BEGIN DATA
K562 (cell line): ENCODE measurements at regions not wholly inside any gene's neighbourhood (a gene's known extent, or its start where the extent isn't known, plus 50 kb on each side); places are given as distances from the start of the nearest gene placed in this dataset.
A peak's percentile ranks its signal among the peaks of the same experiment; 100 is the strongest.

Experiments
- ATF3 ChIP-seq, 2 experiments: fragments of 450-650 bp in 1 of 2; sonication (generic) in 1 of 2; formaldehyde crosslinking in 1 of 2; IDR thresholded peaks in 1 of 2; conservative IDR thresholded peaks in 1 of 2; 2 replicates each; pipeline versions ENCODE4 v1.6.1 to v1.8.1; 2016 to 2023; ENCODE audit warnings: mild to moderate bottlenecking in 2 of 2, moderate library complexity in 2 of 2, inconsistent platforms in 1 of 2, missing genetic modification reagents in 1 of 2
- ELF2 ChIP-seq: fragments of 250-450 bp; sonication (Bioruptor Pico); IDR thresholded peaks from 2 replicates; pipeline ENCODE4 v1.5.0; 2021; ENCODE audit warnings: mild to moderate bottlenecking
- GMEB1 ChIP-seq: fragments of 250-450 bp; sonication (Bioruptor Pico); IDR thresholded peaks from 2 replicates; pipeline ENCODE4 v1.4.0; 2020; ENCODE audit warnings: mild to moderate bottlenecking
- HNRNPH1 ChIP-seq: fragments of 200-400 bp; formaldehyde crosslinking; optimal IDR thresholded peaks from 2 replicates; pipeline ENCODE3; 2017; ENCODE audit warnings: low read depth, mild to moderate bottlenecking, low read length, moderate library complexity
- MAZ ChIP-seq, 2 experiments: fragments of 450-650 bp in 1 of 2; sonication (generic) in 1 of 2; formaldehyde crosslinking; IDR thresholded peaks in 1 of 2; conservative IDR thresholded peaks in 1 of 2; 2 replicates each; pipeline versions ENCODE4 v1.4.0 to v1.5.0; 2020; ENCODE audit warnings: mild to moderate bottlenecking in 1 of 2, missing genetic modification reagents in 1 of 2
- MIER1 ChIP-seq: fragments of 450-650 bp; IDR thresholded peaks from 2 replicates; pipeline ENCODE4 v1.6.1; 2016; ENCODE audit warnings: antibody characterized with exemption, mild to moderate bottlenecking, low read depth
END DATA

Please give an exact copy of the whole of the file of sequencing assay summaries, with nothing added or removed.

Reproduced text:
K562 (cell line): ENCODE measurements at regions not wholly inside any gene's neighbourhood (a gene's known extent, or its start where the extent isn't known, plus 50 kb on each side); places are given as distances from the start of the nearest gene placed in this dataset.
A peak's percentile ranks its signal among the peaks of the same experiment; 100 is the strongest.

Experiments
- ATF3 ChIP-seq, 2 experiments: fragments of 450-650 bp in 1 of 2; sonication (generic) in 1 of 2; formaldehyde crosslinking in 1 of 2; IDR thresholded peaks in 1 of 2; conservative IDR thresholded peaks in 1 of 2; 2 replicates each; pipeline versions ENCODE4 v1.6.1 to v1.8.1; 2016 to 2023; ENCODE audit warnings: mild to moderate bottlenecking in 2 of 2, moderate library complexity in 2 of 2, inconsistent platforms in 1 of 2, missing genetic modification reagents in 1 of 2
- ELF2 ChIP-seq: fragments of 250-450 bp; sonication (Bioruptor Pico); IDR thresholded peaks from 2 replicates; pipeline ENCODE4 v1.5.0; 2021; ENCODE audit warnings: mild to moderate bottlenecking
- GMEB1 ChIP-seq: fragments of 250-450 bp; sonication (Bioruptor Pico); IDR thresholded peaks from 2 replicates; pipeline ENCODE4 v1.4.0; 2020; ENCODE audit warnings: mild to moderate bottlenecking
- HNRNPH1 ChIP-seq: fragments of 200-400 bp; formaldehyde crosslinking; optimal IDR thresholded peaks from 2 replicates; pipeline ENCODE3; 2017; ENCODE audit warnings: low read depth, mild to moderate bottlenecking, low read length, moderate library complexity
- MAZ ChIP-seq, 2 experiments: fragments of 450-650 bp in 1 of 2; sonication (generic) in 1 of 2; formaldehyde crosslinking; IDR thresholded peaks in 1 of 2; conservative IDR thresholded peaks in 1 of 2; 2 replicates each; pipeline versions ENCODE4 v1.4.0 to v1.5.0; 2020; ENCODE audit warnings: mild to moderate bottlenecking in 1 of 2, missing genetic modification reagents in 1 of 2
- MIER1 ChIP-seq: fragments of 450-650 bp; IDR thresholded peaks from 2 replicates; pipeline ENCODE4 v1.6.1; 2016; ENCODE audit warnings: antibody characterized with exemption, mild to moderate bottlenecking, low read depth